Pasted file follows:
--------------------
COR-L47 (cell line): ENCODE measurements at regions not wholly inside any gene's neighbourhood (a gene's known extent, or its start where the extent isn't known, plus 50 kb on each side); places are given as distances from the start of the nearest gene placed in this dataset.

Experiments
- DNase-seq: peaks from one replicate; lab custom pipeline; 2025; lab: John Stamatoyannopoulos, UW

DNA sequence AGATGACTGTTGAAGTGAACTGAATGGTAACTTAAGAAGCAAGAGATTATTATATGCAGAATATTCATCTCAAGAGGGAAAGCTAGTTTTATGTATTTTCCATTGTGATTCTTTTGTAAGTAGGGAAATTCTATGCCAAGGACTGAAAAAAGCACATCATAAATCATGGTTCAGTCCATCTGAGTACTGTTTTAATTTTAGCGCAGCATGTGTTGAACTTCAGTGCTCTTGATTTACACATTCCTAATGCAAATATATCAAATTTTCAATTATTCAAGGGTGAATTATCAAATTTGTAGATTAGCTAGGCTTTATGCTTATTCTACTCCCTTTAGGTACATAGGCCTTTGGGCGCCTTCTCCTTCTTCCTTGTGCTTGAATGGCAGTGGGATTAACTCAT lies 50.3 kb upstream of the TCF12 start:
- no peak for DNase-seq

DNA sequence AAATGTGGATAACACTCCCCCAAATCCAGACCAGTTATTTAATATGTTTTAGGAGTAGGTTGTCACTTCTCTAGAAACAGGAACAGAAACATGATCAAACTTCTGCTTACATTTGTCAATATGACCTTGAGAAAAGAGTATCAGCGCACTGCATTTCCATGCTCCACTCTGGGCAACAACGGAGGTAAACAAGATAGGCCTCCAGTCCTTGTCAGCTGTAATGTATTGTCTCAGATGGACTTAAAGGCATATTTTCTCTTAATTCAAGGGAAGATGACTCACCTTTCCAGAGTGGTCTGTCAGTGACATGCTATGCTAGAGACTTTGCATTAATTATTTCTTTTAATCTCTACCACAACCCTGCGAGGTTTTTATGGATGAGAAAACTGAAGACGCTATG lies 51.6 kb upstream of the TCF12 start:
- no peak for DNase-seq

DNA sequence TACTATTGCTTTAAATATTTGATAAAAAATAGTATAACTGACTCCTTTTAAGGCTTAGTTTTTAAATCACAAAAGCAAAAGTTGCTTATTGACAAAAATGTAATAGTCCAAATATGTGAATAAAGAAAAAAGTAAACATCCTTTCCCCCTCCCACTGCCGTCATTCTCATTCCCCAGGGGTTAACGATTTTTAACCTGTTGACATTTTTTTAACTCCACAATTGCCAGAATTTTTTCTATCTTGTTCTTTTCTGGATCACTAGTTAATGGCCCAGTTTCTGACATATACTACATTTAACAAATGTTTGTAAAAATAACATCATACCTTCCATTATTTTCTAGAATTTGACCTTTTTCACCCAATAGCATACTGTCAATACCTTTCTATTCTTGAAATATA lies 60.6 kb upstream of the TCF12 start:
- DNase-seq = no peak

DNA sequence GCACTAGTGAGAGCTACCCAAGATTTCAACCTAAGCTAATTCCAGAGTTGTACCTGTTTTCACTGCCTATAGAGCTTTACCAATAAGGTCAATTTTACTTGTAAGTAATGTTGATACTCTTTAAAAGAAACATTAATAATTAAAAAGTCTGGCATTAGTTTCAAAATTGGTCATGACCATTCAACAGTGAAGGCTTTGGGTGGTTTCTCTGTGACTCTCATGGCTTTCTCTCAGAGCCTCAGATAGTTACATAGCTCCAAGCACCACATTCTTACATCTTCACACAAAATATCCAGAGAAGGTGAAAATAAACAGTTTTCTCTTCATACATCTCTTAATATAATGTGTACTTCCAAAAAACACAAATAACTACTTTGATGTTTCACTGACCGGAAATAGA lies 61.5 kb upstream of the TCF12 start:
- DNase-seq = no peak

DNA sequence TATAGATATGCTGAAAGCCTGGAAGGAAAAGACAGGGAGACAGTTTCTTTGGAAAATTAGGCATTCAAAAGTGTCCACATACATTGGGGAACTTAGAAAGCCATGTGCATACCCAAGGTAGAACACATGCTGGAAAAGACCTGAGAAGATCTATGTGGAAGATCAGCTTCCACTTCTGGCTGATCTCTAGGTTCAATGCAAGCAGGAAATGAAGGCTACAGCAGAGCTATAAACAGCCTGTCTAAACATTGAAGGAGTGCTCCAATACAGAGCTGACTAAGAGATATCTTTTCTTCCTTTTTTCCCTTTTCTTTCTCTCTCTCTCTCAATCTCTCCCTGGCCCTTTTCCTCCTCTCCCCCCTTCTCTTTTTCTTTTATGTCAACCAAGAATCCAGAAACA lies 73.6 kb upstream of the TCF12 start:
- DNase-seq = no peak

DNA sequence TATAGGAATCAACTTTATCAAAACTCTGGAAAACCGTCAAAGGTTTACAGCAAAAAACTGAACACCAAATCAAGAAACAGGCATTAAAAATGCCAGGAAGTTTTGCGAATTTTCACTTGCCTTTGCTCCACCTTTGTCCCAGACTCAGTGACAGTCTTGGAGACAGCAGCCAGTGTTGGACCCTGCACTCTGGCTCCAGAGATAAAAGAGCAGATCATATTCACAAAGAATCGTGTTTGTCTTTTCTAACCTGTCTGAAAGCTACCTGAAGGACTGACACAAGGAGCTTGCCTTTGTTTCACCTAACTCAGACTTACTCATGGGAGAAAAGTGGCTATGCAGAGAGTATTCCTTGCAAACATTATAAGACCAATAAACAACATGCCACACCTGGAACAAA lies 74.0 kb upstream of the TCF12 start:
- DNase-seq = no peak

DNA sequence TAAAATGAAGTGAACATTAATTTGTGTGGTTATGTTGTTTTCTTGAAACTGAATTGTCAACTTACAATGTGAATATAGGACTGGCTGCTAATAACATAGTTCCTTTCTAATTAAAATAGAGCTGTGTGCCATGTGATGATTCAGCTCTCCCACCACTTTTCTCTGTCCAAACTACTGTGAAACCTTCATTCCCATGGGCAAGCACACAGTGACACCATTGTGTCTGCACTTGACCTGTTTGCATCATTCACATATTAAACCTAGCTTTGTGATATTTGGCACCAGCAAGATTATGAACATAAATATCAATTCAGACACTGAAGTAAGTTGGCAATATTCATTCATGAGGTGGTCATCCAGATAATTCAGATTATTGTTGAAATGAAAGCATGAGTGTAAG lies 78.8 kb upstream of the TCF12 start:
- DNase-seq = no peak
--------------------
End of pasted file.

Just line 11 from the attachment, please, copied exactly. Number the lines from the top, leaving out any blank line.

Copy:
- DNase-seq = no peak